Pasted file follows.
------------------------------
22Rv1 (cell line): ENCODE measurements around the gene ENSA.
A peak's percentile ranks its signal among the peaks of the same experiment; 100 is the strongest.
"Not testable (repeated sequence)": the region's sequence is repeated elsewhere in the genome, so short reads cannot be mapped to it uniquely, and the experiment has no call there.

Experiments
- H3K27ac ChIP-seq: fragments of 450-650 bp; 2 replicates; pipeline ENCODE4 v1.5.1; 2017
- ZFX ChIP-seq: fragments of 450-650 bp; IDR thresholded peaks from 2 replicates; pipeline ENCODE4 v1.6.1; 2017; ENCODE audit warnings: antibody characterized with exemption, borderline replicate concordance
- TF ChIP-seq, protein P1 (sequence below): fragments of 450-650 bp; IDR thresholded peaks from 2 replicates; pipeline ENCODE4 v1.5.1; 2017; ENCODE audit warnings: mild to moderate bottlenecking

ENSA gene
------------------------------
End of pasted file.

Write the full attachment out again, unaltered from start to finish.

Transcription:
22Rv1 (cell line): ENCODE measurements around the gene ENSA.
A peak's percentile ranks its signal among the peaks of the same experiment; 100 is the strongest.
"Not testable (repeated sequence)": the region's sequence is repeated elsewhere in the genome, so short reads cannot be mapped to it uniquely, and the experiment has no call there.

Experiments
- H3K27ac ChIP-seq: fragments of 450-650 bp; 2 replicates; pipeline ENCODE4 v1.5.1; 2017
- ZFX ChIP-seq: fragments of 450-650 bp; IDR thresholded peaks from 2 replicates; pipeline ENCODE4 v1.6.1; 2017; ENCODE audit warnings: antibody characterized with exemption, borderline replicate concordance
- TF ChIP-seq, protein P1 (sequence below): fragments of 450-650 bp; IDR thresholded peaks from 2 replicates; pipeline ENCODE4 v1.5.1; 2017; ENCODE audit warnings: mild to moderate bottlenecking

ENSA gene